In the Interviews…Val Kilmer, Josh Lucas, Tim Blake Nelson, and Eric Bogosian wax philosophic on the nature of acting and their characters. Short. But good.
Deleted Scenes. There are 7 of them. All are in pretty good condition. All seemed to have been cut for redundancy.
There’s a short featurette called Court TV: Hollywood at Large. Don’t watch this feature if you don’t know anything about the story. It’s a brief summary of the relationship between John Holmes and the Wonderland Murders.
Okay…here a gruesome feature: the crime scene video. We see the actual bodies of the Wonderland murders! I couldn’t believe it. It’s nasty to watch. For 25 minutes, the video lingers over the bodies and the blood spatters in unblinking detail. The feature has a garish snuff quality, which is in keeping with the theme of the disc.
Lastly, on Disc 1, there’s a Photo Gallery. More pictures of blood spattered walls, combined with some on-the-set pics.
Disc 2. There’s only one feature. And what a feature! It’s a feature length documentary, worth the rental by itself, called Wadd: The Life & Times of John C. Holmes. The movie traces the life and death of John Holmes, though interviews and footage. Holmes’ friends, business partners, ex-cast members, ex-wives, porn directors, P.T Anderson (Boogie Nights was inspired by the John Holmes story), and even an appearance by Larry Flynt all turn up. In a curious move, I watched this film first. So I found the focus of Waddvery tight, and, thus, found it more engaging than Wonderland. It’s the better movie on the DVD set. And it’s not even advertised on the DVD cover ! A nice surprise. You get two movies for the price of one.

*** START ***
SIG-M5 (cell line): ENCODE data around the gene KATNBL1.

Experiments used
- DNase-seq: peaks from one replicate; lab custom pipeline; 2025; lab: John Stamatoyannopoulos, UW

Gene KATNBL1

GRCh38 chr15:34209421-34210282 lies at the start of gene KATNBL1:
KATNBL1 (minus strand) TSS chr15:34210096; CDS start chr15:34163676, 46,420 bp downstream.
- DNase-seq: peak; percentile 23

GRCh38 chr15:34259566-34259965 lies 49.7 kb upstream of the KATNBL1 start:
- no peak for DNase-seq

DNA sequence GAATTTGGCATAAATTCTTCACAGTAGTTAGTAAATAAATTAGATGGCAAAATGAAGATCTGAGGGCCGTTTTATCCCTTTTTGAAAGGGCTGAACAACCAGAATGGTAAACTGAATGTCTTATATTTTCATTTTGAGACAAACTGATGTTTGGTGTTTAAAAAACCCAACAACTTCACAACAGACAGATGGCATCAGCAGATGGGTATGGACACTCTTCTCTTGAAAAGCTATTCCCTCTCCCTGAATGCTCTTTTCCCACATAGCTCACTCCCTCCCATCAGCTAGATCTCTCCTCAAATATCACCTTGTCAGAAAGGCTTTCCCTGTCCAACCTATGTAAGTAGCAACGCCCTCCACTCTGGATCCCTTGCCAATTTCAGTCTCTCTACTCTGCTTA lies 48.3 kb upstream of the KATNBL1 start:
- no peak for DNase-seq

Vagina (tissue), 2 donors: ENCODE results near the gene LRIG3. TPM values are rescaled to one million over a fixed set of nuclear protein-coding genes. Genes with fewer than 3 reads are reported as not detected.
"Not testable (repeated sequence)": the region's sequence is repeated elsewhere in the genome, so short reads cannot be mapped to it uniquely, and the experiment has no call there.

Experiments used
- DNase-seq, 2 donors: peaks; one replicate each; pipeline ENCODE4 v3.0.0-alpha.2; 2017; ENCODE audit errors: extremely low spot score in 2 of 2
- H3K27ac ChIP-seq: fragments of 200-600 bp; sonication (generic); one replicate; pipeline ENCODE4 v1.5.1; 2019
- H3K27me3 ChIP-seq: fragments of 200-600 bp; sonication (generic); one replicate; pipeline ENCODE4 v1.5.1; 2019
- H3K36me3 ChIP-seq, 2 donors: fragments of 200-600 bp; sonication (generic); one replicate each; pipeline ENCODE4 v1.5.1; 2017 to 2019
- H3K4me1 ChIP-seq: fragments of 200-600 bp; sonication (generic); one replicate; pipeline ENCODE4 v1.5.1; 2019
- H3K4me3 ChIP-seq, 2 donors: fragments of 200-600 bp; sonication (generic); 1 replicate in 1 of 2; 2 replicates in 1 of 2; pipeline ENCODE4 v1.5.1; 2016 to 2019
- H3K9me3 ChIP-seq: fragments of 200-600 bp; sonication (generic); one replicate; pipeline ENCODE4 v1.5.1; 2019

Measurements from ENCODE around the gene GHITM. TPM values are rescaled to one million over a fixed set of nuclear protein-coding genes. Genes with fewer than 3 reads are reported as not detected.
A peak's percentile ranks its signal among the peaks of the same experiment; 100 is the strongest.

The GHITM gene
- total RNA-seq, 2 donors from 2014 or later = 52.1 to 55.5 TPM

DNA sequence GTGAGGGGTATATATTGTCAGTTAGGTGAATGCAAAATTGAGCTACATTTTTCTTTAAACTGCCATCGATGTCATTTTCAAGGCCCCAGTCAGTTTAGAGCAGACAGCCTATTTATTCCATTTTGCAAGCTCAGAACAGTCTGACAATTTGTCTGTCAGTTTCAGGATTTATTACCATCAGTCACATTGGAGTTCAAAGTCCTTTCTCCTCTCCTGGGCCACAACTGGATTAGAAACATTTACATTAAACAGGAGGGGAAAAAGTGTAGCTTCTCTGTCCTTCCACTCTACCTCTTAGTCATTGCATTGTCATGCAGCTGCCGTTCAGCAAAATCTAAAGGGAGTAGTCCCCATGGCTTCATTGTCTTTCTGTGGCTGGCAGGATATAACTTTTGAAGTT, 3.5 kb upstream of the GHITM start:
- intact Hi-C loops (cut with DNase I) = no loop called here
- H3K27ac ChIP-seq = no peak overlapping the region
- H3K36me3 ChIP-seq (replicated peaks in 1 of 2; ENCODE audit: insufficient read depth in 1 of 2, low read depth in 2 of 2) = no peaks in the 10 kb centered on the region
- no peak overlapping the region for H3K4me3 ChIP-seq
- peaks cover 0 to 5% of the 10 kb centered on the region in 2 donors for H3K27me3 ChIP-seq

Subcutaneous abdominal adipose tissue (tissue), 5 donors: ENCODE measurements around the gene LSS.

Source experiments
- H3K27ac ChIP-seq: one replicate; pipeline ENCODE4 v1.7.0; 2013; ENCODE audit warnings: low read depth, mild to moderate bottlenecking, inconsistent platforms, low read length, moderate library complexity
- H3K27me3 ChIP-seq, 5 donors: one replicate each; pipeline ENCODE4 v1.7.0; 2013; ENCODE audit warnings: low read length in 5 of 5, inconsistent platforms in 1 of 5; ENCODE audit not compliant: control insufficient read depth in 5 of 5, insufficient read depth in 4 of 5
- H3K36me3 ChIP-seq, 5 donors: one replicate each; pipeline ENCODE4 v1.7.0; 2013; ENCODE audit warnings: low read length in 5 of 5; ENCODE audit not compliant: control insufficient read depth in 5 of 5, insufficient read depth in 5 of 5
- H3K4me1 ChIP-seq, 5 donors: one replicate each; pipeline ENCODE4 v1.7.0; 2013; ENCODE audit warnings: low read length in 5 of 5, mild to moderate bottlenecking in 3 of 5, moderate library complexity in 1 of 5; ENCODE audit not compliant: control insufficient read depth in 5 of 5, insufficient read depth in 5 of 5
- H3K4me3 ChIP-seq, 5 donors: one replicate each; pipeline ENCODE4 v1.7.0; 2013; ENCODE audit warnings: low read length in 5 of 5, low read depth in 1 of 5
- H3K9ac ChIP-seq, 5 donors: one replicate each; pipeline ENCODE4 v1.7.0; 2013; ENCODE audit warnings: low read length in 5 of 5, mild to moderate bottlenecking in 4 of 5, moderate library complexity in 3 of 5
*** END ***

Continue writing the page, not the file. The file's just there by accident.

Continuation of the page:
Menus are very funky too.
Wonderland is a lurid mess of a film. But it’s like a crime scene photo …hard to watch…but you can’t look away. I respect the filmmakers for diving into the grisly subject matter headfirst. They just got lost in all the muck. P.T Anderson’s Boogie Nights is the superior film. But for Wonderland, full marks go to the video, sound, and special features. A lot of effort was put into the quality of this disc. My feeling is that the studio wants the film to find an audience at the home theatre level that it never found in its theatrical release. With this excellent disc, the studio should get its wish.
Special Features List
- Commentary by writer/director James Cox and writer Captain Mauzner
- Deleted scenes
- LAPD crime scene video
- Autopsy report
- Photo gallery
- Short film by director James Cox